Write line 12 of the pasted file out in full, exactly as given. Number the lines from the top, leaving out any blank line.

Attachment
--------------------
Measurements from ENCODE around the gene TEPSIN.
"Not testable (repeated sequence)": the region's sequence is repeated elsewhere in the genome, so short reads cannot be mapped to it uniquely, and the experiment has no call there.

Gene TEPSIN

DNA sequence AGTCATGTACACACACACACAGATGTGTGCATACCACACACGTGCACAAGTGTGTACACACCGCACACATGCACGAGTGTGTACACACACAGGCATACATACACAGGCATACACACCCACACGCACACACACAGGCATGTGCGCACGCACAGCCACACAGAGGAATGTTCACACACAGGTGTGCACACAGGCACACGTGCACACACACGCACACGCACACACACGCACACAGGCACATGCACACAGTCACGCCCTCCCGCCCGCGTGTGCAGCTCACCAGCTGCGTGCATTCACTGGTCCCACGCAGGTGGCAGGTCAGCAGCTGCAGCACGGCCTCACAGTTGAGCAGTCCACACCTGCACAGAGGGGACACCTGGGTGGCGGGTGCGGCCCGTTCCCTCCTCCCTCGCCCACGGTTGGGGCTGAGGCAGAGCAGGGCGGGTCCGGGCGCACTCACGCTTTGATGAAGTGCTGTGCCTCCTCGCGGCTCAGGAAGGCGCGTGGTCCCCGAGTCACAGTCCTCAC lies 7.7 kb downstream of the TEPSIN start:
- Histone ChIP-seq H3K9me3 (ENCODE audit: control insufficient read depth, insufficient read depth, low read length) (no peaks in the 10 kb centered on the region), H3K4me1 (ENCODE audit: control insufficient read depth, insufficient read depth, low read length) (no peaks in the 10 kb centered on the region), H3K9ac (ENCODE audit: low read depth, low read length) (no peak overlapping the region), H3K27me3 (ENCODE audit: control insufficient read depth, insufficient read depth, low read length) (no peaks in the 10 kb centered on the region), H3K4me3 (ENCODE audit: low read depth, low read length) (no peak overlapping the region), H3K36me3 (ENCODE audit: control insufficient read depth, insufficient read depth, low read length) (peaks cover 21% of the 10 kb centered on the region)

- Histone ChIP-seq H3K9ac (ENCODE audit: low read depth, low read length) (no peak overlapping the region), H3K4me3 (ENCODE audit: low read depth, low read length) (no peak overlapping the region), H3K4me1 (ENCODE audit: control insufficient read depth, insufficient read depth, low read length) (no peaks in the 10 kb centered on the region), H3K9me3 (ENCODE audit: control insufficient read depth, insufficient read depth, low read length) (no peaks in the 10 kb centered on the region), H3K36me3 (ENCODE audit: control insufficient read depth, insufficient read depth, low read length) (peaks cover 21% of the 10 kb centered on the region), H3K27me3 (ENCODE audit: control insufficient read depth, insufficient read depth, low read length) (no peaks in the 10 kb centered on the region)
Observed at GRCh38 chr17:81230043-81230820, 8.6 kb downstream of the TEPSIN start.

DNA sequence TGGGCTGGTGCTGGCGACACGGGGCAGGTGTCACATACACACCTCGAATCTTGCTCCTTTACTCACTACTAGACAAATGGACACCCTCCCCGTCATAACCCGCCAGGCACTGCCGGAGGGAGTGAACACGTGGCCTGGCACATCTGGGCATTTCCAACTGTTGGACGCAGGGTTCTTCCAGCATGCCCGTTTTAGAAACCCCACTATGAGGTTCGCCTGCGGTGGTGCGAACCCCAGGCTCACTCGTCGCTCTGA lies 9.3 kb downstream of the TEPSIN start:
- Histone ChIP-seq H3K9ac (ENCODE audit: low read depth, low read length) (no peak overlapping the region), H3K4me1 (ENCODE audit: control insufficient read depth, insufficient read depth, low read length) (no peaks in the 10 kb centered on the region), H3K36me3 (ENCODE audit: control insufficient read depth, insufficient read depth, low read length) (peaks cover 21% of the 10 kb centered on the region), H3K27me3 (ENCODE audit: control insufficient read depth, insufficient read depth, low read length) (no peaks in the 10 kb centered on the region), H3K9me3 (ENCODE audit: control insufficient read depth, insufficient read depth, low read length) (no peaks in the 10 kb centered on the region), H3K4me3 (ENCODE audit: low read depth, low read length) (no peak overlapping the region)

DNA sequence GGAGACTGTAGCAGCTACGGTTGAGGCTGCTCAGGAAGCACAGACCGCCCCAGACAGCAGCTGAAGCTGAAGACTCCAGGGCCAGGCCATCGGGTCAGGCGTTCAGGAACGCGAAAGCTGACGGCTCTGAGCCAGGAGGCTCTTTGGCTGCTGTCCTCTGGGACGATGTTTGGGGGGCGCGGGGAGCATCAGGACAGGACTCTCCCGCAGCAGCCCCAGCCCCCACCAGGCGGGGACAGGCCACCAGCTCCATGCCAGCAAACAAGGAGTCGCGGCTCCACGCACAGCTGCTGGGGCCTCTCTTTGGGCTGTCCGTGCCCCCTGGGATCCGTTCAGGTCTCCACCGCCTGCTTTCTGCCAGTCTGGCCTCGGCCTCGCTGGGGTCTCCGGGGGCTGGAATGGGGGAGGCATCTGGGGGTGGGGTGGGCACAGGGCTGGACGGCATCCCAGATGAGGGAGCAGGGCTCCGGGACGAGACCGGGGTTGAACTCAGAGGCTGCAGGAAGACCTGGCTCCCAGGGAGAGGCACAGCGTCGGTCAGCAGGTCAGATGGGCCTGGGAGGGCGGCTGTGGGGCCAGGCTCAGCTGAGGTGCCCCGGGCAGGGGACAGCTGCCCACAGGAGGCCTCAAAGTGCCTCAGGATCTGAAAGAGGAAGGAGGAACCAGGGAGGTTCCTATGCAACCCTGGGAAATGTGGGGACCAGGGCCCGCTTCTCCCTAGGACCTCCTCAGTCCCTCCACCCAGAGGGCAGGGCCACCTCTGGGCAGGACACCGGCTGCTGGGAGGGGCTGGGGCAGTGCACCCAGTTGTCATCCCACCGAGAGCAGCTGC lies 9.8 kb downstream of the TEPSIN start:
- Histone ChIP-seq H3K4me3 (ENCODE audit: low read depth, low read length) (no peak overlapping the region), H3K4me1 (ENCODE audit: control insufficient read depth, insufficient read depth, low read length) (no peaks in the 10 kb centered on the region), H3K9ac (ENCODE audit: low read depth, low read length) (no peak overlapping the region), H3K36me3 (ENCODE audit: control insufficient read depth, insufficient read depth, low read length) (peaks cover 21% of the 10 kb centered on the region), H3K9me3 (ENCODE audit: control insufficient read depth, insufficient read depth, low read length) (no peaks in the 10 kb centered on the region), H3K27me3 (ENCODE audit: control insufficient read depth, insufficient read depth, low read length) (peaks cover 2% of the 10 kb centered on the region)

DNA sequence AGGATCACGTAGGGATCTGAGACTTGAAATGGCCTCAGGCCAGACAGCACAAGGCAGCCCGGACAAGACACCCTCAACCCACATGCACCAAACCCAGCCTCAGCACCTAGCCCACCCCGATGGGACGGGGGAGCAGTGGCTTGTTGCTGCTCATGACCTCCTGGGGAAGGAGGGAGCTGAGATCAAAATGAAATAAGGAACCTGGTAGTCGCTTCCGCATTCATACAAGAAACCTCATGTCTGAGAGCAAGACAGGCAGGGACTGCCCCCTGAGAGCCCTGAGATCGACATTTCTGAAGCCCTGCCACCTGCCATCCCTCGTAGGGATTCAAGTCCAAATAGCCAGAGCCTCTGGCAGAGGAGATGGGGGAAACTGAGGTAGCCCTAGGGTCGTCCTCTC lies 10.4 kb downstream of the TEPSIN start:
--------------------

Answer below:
DNA sequence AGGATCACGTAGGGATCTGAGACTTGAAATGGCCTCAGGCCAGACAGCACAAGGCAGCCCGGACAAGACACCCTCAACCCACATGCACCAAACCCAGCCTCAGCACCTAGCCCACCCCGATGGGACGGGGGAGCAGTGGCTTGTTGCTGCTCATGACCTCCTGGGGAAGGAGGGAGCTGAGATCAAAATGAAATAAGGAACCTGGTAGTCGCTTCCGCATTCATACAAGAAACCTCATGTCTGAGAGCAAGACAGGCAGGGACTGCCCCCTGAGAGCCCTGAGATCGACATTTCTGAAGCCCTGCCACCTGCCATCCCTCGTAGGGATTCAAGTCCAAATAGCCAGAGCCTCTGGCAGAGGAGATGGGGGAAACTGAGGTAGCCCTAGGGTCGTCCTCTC lies 10.4 kb downstream of the TEPSIN start: